• Research a company and determine the corporate culture.
  • Network and make contact with a blogger in your target company.
  • Research a company’s services and products and technological developments to assess how solid your target company is in the marketplace and how well positioned it is for growth.
  • Increase your visibility on headhunters’ radar screens by keeping your credentials fresh in the minds of search professionals who are searching for talented executives.
  • Build a personal online brand and become a high-profile performer in your industry.
  • Position yourself as a valuable resource with a record of solid, provable accomplishments that attract career-building opportunities.

Blogging is particularly attractive to executive job seekers who have few top-level contacts with whom they can network, affording them an opportunity to open conversations with decision makers in target companies.

Establishing a blog is a relatively straightforward process that even non-technical professionals will find manageable. As a job seeker, you can approach blogging from one of the following two perspectives:

  1. Post comments on established blogs.
  2. Create your own blog that offers valuable information to your target audience, thereby establishing you as a thought leader.

Either approach will promote your brand and position you as a thought leader in your field.

This brief article is an excerpt from, Landing An Executive Position.

*This article may be republished with written permission. If you are interested in posting this article on your blog, please email me at Beverly@HarveyCareers.com. I will respond within 2 business days with my required signature and credits.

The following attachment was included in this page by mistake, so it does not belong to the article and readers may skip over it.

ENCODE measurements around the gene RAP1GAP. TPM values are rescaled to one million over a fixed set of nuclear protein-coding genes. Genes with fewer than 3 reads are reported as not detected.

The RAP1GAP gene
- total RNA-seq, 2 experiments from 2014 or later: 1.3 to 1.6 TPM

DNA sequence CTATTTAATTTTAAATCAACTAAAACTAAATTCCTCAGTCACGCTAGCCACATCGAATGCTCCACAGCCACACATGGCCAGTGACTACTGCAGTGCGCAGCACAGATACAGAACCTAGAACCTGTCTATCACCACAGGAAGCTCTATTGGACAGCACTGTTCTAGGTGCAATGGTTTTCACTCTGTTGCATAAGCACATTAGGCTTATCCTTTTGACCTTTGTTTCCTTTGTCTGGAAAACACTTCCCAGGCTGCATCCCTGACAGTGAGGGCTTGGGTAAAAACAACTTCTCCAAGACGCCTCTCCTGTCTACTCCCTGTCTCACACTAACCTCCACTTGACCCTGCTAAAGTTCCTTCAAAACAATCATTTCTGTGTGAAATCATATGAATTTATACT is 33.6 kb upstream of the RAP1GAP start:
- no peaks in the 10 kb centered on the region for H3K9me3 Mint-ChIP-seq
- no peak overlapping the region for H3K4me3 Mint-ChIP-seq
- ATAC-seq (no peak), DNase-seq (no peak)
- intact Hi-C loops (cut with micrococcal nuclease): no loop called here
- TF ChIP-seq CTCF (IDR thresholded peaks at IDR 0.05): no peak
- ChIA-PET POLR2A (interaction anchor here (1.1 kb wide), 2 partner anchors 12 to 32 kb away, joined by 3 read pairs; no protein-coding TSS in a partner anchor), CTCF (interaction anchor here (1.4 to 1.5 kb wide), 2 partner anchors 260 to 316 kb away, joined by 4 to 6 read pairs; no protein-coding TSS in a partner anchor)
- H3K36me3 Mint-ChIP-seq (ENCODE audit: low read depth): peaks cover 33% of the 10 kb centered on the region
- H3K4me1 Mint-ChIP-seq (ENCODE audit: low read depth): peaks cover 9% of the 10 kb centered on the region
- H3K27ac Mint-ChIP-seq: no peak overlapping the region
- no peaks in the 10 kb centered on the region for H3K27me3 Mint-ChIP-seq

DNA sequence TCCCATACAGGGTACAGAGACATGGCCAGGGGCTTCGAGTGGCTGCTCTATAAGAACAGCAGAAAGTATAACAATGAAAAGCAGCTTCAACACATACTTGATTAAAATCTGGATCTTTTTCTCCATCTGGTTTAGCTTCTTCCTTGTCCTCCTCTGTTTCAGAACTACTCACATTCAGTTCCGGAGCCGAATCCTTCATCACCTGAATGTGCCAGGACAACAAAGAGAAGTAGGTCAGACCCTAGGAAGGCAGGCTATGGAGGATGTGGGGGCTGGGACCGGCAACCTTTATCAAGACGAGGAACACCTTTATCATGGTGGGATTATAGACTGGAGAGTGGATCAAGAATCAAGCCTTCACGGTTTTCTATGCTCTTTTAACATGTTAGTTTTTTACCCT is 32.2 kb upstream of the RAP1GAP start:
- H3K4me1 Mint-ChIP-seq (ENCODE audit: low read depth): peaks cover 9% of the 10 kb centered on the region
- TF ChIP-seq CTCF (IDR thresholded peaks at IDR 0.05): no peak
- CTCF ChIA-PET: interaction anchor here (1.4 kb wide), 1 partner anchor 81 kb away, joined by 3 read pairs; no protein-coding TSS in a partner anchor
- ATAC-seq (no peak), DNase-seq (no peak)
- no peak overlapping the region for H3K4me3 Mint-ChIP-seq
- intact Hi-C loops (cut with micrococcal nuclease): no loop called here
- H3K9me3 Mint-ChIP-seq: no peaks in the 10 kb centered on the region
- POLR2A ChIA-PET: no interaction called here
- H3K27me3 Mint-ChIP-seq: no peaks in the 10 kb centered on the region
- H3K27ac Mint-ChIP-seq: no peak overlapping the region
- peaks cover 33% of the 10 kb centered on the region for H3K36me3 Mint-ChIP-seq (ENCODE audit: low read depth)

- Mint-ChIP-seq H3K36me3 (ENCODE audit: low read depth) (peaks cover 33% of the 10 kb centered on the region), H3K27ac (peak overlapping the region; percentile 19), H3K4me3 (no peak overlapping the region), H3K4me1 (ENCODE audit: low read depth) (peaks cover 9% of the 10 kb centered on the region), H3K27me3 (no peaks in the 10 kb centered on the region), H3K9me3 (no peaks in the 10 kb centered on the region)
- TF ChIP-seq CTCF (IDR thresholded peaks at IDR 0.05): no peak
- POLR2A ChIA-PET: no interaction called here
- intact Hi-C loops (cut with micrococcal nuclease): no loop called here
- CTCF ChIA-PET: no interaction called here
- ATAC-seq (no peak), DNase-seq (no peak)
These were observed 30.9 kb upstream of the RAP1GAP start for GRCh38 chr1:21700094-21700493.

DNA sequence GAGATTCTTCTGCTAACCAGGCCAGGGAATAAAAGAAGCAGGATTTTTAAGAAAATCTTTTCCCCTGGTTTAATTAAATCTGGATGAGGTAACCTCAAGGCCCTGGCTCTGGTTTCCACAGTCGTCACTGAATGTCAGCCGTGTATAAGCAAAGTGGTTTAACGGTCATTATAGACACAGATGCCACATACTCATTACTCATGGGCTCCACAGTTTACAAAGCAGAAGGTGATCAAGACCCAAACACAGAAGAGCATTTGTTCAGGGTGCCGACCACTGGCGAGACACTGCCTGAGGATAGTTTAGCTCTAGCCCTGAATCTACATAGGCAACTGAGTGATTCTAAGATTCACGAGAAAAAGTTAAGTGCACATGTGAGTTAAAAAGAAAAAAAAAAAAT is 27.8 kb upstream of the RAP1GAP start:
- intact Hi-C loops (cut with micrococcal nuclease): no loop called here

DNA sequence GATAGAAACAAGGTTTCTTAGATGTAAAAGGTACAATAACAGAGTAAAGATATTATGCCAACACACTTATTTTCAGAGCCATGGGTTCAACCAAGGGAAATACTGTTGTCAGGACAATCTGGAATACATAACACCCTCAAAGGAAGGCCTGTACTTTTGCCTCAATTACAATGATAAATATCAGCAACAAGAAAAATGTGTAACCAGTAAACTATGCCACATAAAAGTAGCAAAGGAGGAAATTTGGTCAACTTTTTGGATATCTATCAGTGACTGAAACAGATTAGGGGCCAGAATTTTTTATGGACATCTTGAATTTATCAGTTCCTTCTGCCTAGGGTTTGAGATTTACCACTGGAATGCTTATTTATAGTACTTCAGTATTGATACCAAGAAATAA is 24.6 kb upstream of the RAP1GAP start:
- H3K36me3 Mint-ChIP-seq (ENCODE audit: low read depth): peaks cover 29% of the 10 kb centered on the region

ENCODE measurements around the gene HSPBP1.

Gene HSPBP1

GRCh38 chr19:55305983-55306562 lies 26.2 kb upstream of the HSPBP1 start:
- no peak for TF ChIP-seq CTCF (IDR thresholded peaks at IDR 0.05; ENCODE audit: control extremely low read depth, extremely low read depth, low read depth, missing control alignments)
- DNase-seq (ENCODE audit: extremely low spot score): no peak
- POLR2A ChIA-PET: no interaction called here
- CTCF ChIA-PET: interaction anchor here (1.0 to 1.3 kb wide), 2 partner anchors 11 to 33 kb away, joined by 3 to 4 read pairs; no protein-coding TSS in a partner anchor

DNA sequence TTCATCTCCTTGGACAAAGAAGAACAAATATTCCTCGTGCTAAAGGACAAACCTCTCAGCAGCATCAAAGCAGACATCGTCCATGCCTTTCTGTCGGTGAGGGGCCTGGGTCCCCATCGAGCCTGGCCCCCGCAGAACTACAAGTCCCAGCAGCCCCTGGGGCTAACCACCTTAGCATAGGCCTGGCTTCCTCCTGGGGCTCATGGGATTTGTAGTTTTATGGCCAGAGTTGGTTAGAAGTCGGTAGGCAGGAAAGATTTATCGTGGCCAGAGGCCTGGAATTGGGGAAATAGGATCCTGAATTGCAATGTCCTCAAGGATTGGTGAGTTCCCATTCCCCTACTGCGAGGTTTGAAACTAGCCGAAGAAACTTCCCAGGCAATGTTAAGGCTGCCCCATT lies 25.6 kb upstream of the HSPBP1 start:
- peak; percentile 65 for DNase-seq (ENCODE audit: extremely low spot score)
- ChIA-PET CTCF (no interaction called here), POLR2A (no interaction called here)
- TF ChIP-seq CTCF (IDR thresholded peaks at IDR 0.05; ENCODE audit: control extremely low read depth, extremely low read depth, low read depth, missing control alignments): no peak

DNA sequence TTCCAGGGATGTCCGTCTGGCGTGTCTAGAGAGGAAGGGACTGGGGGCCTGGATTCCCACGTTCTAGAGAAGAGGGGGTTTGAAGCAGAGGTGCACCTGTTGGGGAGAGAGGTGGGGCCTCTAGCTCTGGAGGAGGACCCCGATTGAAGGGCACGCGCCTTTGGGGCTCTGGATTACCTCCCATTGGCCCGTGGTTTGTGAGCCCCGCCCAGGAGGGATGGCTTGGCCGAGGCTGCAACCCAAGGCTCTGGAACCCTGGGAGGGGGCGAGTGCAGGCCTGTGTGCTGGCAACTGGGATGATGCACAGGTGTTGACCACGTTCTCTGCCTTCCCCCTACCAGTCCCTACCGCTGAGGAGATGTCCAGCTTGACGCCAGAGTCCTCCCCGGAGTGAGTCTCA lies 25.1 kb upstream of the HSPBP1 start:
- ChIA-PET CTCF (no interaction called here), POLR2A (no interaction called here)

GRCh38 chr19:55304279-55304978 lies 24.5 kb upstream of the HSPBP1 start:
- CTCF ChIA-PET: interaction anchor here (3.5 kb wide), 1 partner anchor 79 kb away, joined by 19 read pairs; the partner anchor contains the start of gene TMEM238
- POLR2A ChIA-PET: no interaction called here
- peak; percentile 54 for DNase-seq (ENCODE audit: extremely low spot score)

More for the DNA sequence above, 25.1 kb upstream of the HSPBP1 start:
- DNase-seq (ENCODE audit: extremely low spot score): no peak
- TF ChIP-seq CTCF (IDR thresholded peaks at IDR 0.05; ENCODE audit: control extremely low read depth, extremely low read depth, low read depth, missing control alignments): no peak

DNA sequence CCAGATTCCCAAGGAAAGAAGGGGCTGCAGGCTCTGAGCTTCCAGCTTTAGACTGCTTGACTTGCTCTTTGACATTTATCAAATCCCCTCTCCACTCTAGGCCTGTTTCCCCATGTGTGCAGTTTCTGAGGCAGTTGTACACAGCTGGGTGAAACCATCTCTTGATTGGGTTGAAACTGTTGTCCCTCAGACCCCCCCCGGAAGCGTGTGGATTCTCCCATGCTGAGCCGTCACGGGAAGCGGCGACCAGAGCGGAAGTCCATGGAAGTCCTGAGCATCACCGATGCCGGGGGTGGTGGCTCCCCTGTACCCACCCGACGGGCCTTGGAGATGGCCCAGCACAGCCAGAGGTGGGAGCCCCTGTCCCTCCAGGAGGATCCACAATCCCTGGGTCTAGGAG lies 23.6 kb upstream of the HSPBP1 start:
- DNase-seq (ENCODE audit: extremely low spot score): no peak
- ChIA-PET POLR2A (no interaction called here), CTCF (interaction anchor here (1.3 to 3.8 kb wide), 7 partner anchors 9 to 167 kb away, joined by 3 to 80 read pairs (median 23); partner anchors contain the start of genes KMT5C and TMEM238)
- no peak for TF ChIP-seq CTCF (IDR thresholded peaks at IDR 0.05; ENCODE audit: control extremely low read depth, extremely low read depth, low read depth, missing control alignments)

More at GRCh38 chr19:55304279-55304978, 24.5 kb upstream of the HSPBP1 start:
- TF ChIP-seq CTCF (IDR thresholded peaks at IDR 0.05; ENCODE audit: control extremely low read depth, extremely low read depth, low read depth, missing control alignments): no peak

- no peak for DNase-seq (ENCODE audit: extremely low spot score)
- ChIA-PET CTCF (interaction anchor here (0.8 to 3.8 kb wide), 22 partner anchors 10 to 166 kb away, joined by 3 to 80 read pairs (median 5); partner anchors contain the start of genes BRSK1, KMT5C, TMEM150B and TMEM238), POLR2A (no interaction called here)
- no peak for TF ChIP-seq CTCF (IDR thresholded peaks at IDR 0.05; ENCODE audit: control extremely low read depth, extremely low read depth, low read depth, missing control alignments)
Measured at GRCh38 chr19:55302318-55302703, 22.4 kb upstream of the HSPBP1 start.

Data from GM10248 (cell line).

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Targeted Research Gives Executive Job Seekers an Advantage over their Competition

iStock_000005614684XSmallWhat is the most effective executive job hunting strategy in today’s demanding market? The answer may surprise you. With so many job seekers searching for the proverbial needle in the haystack when it comes to finding the perfect position, targeted research offers a direct path to landing that attractive executive position at a company that offers the opportunity for professional growth and development. Just as employers need to screen potential employees, executive job seekers need to screen prospective employers to make sure the goals of the company match the goals of the executive. This is best done through targeted research.

When you research target companies, consider the following characteristics of the company:

  • Is the company private or public? Is it for-profit or a not-for-profit?
  • What is the company’s industry classification?
  • What is the company’s vision, strategy, and mission?
  • What is the company’s culture? Is it a fast-paced environment or does it operate at a leisurely pace?
  • What is the stage of growth? Is the company a start-up, a sustaining business, or is it in decline?
  • Does the company grow through expansion of the current service or product lines, through acquisition, or by developing partnerships with other companies?
  • Is it in hyper growth or steady year-after-year growth?
  • Is it business-to-business, business-to-consumer, or business-to-government?
  • Is the company an industry leader, an emerging company, a pioneering company, or a traditional company?
  • It a green company, a socially conscious company, or does it ignore such considerations?
  • Does the pay scale and available benefits meet your needs?
  • What is the commuting distance?

As you can see there is much to consider about targeted companies. Directed research is the hallmark of an effective targeted marketing campaign. Above all, it’s an opportunity to learn about target companies and discover major problems that you can solve. Although this is the nitty-gritty of the executive job search, it is important to take your time with the research process as it will give you an advantage over your competitors. A candidate who knows the interviewing company’s problems and how to resolve them is the job candidate who lands the job. It’s that simple.